A medium-sized company, a global player, and a young university have together developed an innovative answer to one of the challenges of our time. The sprayable facade insulation with glass bubbles ‘ecosphere’ - a joint effort of the companies maxit and Dyneon (3M) and the University of Bayreuth - tackles energy saving targets and CO2 reduction, sustainability and the circular economy, skilled worker development, and automation in the construction industry in one fell swoop. Indeed, it is a shining example of science and business joining forces to build a better future together.

Buildings still account for around 35 percent of Germany's final energy consumption, and the potential for savings that has not yet been exploited is commensurately huge. With well-insulated external walls, heating energy requirements and the associated CO2 emissions can be permanently reduced, meaning the transformation of the building envelope is crucial to achieving the climate protection targets we have set ourselves. At around 20 percent, the share of direct and indirect greenhouse gas emissions from private households clearly exceeds the contribution of the transport sector (approx. 18 percent) and that of agriculture (approx. 8 percent).

In social terms, this has made consumers more aware of the issue of insulation. Although there is already a wide range of insulation systems available, the characteristics of the materials used, leaving aside their insulation properties, often leave much to be desired. Their manufacturing usually prohibits recycling, fire protection, aesthetics, flexibility, and energy input all from being perfectly reconcilable in one product. Raw material resources, on the basis of which these products are manufactured, are also increasingly coming into focus, as is the question of subsequent recycling of the insulation system. Consequently, anyone wishing to provide their house - whether an existing building or a new construction - with modern facade insulation is confronted with a complicated decision.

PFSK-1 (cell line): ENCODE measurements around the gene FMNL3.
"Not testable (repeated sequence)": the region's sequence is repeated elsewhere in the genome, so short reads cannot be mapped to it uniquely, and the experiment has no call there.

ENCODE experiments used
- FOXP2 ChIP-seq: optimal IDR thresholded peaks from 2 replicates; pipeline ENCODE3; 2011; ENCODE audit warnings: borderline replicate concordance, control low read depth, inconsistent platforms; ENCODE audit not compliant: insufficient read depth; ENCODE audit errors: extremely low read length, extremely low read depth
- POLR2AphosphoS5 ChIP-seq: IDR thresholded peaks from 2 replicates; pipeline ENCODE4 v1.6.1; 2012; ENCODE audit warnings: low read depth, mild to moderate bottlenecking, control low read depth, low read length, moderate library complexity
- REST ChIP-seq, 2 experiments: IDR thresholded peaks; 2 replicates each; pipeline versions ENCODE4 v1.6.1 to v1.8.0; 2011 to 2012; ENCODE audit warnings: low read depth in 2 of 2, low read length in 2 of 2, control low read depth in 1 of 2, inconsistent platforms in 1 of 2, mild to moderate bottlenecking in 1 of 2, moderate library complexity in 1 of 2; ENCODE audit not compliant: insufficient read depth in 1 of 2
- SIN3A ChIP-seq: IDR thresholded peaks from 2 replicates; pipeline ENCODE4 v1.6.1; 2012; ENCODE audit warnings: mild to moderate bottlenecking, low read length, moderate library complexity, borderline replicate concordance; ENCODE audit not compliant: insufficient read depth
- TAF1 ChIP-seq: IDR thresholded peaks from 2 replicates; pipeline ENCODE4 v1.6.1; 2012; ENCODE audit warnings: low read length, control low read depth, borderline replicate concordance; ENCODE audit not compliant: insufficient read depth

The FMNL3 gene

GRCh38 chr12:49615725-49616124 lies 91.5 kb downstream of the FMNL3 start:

Research for progress
With the ecosphere system, the team created a completely new solution for insulating facades. It is the result of manIn social terms, this has made consumers more aware of the issue of insulation. Although there is already a wide range of insulation systems available, the characteristics of the materials used, leaving aside their insulation properties, often leave much to be desired. Their manufacturing usually prohibits recycling, fire protection, aesthetics, flexibility, and energy input all from being perfectly reconcilable in one product. Raw material resources, on the basis of which these products are manufactured, are also increasingly coming into focus, as is the question of subsequent recycling of the insulation system. Consequently, anyone wishing to provide their house - whether an existing building or a new construction - with modern facade insulation is confronted with a complicated decision.y years of research cooperation between the project partners involved. With funding from the Federal Ministry of Education and Research (BMBF), a building material technology was developed under the leadership of maxit, in close cooperation with the University of Bayreuth and Dyneon, a company of the 3M group. The resulting system not only boasts excellent insulation properties, it has its eyes, above all, on the prize of resource conservation. This applies both to the raw materials used and to the labour force.